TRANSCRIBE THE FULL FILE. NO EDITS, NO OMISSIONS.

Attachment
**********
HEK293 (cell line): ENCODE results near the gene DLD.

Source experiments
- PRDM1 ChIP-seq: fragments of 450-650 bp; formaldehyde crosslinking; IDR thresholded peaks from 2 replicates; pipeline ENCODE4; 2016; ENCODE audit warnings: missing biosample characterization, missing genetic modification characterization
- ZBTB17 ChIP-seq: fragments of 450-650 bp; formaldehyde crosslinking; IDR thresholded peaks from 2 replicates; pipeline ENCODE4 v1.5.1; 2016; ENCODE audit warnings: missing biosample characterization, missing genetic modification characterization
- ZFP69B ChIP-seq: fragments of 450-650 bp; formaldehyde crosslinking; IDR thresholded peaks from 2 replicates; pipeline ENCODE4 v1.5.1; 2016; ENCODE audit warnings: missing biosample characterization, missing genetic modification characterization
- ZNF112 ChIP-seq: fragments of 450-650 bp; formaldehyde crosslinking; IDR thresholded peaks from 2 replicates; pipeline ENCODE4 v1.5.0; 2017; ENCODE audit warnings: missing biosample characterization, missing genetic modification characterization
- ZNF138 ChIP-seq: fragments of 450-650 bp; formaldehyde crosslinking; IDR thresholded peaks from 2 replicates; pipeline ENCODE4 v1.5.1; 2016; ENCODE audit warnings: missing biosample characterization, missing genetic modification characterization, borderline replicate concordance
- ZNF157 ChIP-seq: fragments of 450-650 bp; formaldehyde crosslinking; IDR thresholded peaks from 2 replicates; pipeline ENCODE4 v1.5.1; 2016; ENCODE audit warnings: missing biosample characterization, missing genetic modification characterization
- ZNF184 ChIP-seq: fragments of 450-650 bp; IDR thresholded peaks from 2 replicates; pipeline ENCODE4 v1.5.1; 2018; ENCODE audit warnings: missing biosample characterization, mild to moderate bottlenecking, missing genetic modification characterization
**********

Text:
HEK293 (cell line): ENCODE results near the gene DLD.

Source experiments
- PRDM1 ChIP-seq: fragments of 450-650 bp; formaldehyde crosslinking; IDR thresholded peaks from 2 replicates; pipeline ENCODE4; 2016; ENCODE audit warnings: missing biosample characterization, missing genetic modification characterization
- ZBTB17 ChIP-seq: fragments of 450-650 bp; formaldehyde crosslinking; IDR thresholded peaks from 2 replicates; pipeline ENCODE4 v1.5.1; 2016; ENCODE audit warnings: missing biosample characterization, missing genetic modification characterization
- ZFP69B ChIP-seq: fragments of 450-650 bp; formaldehyde crosslinking; IDR thresholded peaks from 2 replicates; pipeline ENCODE4 v1.5.1; 2016; ENCODE audit warnings: missing biosample characterization, missing genetic modification characterization
- ZNF112 ChIP-seq: fragments of 450-650 bp; formaldehyde crosslinking; IDR thresholded peaks from 2 replicates; pipeline ENCODE4 v1.5.0; 2017; ENCODE audit warnings: missing biosample characterization, missing genetic modification characterization
- ZNF138 ChIP-seq: fragments of 450-650 bp; formaldehyde crosslinking; IDR thresholded peaks from 2 replicates; pipeline ENCODE4 v1.5.1; 2016; ENCODE audit warnings: missing biosample characterization, missing genetic modification characterization, borderline replicate concordance
- ZNF157 ChIP-seq: fragments of 450-650 bp; formaldehyde crosslinking; IDR thresholded peaks from 2 replicates; pipeline ENCODE4 v1.5.1; 2016; ENCODE audit warnings: missing biosample characterization, missing genetic modification characterization
- ZNF184 ChIP-seq: fragments of 450-650 bp; IDR thresholded peaks from 2 replicates; pipeline ENCODE4 v1.5.1; 2018; ENCODE audit warnings: missing biosample characterization, mild to moderate bottlenecking, missing genetic modification characterization